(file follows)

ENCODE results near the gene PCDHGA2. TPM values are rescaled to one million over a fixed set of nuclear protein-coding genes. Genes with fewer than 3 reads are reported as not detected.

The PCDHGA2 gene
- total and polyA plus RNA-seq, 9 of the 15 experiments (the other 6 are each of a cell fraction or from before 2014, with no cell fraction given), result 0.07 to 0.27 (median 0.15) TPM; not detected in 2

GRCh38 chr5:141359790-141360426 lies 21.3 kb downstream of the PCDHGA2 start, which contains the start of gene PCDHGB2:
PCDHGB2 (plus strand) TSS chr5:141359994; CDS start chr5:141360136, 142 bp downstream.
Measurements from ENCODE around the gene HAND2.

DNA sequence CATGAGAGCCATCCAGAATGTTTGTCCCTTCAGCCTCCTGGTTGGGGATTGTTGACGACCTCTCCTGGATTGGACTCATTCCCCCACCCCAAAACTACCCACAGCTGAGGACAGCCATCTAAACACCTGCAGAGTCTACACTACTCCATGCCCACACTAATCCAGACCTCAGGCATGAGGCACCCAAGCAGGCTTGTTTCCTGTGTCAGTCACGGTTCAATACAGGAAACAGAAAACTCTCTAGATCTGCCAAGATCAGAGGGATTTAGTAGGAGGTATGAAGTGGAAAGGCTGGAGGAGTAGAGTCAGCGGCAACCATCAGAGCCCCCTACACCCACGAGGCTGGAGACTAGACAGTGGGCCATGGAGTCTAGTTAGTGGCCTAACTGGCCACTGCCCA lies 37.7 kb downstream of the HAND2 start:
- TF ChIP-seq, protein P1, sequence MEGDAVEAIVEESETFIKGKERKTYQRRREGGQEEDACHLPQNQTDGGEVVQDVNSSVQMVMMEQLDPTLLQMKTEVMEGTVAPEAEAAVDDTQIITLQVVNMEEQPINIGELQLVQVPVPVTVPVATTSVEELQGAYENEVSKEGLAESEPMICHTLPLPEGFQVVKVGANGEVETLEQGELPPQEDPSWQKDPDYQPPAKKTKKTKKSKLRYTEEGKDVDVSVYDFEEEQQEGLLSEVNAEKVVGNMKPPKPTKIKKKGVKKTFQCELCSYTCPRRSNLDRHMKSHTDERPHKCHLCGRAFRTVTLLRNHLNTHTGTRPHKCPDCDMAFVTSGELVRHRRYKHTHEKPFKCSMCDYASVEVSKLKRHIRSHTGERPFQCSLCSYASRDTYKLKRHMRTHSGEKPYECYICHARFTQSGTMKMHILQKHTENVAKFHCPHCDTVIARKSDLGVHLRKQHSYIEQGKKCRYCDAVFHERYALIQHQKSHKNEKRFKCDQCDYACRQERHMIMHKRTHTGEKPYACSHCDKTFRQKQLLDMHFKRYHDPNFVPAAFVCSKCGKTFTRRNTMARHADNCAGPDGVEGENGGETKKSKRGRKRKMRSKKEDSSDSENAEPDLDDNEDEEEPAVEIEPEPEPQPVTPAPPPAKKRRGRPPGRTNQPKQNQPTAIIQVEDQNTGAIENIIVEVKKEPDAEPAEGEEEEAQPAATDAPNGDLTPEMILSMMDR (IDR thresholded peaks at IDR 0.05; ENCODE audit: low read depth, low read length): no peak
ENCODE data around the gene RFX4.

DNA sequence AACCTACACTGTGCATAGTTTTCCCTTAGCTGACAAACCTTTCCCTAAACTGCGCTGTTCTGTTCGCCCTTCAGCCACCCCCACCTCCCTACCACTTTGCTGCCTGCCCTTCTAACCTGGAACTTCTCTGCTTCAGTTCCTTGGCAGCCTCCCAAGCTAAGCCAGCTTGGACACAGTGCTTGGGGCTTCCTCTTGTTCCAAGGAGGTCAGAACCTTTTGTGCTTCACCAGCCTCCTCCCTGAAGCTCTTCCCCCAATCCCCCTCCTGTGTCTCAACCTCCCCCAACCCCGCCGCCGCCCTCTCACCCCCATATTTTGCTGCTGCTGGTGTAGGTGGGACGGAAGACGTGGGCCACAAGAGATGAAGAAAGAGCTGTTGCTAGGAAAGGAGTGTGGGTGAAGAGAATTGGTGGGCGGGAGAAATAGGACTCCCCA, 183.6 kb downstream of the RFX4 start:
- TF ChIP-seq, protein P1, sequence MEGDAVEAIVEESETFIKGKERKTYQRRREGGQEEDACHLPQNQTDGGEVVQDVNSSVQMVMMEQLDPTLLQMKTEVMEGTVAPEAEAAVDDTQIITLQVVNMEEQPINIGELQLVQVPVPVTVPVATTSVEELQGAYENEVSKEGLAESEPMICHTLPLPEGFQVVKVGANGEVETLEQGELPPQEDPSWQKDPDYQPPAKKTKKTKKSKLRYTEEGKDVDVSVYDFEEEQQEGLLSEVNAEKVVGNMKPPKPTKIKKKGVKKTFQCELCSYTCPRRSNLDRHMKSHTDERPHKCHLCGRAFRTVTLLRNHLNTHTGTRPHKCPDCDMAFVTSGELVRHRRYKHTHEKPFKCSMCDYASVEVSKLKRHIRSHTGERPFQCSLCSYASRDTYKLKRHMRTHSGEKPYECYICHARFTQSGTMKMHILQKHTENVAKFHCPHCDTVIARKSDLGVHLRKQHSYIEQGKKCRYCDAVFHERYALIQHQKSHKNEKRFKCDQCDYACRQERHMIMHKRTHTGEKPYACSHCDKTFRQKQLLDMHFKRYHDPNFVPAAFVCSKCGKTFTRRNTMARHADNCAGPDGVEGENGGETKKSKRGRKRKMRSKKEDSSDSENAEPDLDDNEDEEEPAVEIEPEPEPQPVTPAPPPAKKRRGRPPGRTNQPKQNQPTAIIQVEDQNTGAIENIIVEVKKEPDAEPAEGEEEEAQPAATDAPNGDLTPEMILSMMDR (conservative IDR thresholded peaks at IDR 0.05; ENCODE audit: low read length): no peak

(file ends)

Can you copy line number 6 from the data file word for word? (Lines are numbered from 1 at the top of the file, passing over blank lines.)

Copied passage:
Measurements from ENCODE around the gene HAND2.